In Yemen, Saudi Arabia and Iran each use their Sunni (including jihadist) and Houthi proxies to advance their strategic objectives, while the Houthis and al-Qaeda in the Arabian Peninsula (AQAP) in turn sponsor their own surrogate forces. AQAP has enlisted the support of local Bedouin tribes. These tribes played an important role in on-the-ground battles, including in AQAP’s temporary takeover of the city of al-Mukalla. The Islamic State has similarly employed local jihadist groups in Libya in the takeover of what later became the group’s Libyan capital, Sirte. Some non-state actors, like al-Qaeda and the Islamic State, have turned into alliance hubs that have forged large numbers of associations with supposedly weaker militant groups. While not all of these associations amount to proxy relationships, some of them do.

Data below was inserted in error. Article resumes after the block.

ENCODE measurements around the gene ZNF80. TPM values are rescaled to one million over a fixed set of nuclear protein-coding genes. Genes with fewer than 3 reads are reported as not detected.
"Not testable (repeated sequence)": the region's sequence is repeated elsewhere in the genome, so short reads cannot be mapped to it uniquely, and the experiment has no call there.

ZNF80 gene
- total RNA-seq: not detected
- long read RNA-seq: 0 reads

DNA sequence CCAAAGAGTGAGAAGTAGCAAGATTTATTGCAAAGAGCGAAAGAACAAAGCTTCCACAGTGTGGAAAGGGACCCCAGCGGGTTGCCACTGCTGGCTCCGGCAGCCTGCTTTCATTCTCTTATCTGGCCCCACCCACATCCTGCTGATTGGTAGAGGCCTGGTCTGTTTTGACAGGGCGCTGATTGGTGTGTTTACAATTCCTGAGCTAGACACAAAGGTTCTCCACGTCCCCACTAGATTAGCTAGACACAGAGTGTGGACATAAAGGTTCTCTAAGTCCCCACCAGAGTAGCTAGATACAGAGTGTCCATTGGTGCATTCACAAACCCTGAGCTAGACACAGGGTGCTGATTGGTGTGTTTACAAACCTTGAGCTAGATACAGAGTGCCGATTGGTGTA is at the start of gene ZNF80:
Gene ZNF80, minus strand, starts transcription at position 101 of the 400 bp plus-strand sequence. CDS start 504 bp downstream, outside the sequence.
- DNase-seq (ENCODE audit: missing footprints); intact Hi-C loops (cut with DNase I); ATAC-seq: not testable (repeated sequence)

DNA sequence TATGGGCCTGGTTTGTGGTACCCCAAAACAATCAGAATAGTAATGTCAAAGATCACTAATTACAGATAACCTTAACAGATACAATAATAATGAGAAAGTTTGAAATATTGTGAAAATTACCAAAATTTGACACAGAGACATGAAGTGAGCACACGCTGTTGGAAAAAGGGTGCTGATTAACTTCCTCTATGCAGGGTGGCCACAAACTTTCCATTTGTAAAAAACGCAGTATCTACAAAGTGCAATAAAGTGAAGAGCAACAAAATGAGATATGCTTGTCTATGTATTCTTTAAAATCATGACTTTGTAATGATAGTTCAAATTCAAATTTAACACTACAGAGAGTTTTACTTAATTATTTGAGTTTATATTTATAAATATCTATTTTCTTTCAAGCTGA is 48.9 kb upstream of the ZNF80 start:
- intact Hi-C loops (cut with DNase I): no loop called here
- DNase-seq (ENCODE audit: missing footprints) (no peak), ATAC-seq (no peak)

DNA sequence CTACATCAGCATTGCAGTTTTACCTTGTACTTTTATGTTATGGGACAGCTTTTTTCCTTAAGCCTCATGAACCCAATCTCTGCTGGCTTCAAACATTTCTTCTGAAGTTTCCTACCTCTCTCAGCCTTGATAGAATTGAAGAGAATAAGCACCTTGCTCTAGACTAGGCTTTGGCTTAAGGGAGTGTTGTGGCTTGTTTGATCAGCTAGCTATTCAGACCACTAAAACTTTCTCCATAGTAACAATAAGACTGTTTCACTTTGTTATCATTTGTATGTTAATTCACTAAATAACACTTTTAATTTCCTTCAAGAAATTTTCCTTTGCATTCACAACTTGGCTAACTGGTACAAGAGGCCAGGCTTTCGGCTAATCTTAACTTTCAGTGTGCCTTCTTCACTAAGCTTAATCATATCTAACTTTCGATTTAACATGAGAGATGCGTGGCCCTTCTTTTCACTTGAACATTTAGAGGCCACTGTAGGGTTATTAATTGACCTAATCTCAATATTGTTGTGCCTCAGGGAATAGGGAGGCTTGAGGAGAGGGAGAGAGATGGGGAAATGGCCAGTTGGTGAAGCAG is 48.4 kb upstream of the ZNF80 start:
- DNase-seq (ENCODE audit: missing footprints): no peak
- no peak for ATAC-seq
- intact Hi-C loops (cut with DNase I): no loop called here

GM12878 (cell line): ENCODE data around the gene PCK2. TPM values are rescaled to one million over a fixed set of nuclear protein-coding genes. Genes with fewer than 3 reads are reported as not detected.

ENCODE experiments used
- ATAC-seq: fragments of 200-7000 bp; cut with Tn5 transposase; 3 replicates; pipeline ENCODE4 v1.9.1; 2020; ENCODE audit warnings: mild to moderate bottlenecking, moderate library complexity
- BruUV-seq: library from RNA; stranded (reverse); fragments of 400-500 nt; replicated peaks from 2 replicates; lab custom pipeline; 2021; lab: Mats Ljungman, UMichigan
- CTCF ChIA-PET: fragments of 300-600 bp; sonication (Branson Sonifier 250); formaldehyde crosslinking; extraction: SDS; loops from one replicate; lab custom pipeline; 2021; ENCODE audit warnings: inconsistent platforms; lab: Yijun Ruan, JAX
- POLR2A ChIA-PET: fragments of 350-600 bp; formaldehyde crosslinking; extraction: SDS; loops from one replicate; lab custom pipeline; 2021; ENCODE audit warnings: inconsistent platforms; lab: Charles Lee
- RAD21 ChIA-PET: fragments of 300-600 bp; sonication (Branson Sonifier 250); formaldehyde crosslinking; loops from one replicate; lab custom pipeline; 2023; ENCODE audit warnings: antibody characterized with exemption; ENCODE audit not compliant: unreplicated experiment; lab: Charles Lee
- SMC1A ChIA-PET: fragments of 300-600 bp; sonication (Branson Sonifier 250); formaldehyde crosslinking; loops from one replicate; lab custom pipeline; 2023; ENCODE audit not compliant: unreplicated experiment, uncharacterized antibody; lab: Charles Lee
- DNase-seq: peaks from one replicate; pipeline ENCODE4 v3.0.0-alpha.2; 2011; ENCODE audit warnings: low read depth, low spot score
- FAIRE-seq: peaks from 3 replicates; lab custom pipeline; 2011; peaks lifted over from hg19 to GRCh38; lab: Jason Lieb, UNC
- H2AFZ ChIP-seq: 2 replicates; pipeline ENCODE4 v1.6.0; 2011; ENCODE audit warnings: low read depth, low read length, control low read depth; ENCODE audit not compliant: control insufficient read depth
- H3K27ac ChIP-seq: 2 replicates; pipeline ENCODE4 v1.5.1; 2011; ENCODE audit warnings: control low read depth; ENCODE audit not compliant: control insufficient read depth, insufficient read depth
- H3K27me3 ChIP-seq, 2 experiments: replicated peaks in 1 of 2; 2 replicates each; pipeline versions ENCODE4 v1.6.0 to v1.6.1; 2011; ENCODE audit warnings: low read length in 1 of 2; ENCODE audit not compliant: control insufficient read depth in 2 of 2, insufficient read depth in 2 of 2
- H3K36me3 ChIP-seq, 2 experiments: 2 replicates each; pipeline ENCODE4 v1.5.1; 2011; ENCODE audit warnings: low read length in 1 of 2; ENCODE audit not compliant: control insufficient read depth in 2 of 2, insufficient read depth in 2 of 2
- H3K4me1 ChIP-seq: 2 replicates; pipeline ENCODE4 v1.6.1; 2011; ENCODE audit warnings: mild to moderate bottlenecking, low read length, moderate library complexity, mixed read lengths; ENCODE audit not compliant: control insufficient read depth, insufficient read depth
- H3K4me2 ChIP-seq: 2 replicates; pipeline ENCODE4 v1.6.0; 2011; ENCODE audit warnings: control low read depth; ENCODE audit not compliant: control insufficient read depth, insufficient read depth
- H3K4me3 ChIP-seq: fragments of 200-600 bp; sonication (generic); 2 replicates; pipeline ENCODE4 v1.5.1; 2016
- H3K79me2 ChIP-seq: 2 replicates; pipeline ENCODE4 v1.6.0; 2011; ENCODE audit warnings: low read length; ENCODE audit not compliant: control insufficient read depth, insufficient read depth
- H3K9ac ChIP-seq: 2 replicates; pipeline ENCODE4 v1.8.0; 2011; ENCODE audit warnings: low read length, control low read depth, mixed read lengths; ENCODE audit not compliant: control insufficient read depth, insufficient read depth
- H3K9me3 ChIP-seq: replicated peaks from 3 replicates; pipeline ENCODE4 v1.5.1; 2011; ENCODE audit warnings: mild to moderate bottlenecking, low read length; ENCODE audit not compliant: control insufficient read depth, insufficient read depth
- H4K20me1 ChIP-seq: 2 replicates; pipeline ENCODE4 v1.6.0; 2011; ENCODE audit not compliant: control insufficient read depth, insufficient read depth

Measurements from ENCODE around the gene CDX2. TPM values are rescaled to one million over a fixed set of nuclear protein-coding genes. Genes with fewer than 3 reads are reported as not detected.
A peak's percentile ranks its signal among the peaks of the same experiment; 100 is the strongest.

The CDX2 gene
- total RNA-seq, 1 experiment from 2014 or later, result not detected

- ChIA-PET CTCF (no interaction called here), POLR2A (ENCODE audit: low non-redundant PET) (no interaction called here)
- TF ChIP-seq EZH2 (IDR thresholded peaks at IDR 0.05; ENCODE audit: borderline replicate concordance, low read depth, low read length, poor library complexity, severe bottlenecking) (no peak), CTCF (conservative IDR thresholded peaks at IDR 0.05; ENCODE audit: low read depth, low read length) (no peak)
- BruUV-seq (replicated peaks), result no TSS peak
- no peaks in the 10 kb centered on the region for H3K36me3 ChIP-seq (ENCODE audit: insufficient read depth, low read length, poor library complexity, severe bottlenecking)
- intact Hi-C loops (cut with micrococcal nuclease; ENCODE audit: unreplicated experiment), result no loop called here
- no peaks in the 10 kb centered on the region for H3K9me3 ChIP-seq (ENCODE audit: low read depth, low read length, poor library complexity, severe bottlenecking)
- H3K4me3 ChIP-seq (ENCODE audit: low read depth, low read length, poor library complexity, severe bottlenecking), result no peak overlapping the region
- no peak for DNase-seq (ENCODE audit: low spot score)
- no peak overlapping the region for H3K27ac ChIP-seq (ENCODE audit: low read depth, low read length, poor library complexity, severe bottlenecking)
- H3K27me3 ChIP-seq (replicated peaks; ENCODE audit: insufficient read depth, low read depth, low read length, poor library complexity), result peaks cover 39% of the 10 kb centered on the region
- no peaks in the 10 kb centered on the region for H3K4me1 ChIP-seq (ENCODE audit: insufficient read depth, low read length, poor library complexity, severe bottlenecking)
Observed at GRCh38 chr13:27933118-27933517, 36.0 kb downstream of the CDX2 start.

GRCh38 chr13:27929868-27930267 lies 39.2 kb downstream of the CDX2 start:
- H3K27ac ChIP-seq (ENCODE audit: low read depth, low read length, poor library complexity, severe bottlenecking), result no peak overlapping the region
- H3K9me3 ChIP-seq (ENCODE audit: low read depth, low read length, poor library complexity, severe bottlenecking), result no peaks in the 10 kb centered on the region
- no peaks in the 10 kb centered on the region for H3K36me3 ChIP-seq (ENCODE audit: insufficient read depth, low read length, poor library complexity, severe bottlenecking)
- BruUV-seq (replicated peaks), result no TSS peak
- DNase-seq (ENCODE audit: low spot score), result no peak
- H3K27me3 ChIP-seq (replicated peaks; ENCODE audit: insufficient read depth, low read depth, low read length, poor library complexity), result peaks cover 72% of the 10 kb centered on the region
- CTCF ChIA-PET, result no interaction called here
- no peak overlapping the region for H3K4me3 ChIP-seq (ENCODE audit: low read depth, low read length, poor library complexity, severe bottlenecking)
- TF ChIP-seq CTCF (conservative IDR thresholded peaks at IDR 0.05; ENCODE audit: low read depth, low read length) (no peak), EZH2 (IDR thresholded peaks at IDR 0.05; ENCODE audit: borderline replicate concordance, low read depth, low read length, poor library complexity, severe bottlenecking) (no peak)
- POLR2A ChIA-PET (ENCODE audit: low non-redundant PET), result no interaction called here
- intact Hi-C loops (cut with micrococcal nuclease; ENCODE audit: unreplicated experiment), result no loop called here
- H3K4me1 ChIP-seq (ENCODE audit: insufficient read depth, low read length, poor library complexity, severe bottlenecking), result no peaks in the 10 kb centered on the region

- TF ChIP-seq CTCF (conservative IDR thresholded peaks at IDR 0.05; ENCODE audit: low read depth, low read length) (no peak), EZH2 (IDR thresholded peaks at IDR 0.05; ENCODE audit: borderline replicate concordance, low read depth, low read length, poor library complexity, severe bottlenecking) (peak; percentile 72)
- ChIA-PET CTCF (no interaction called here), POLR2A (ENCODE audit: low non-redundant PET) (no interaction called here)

Further complicating traditional views of state sponsorship of proxies is the growing reliance by states on private military contractors to advance the sponsor’s interests. Russia, for example, has relied on Wagner, a shadowy private military company, as a proxy force in Syria and Ukraine. Whether mercenaries, including private military contractors, should be considered proxies is a question that is yet to be settled, as such private actors are mainly motivated by financial gain. The growing role that PMCs play in international security, however, can hardly be ignored. There are also cases that blur the lines between profit-oriented PMCs and politically-motivated proxies. In Syria, for example, a group of jihadists from former Soviet countries calling themselves "Malhama Tactical" has provided training and direct combat assistance to Islamist rebels. While the outfit charges for its service, its late founder insisted that their main motivation was waging Jihad "wherever Sunni Muslims are oppressed."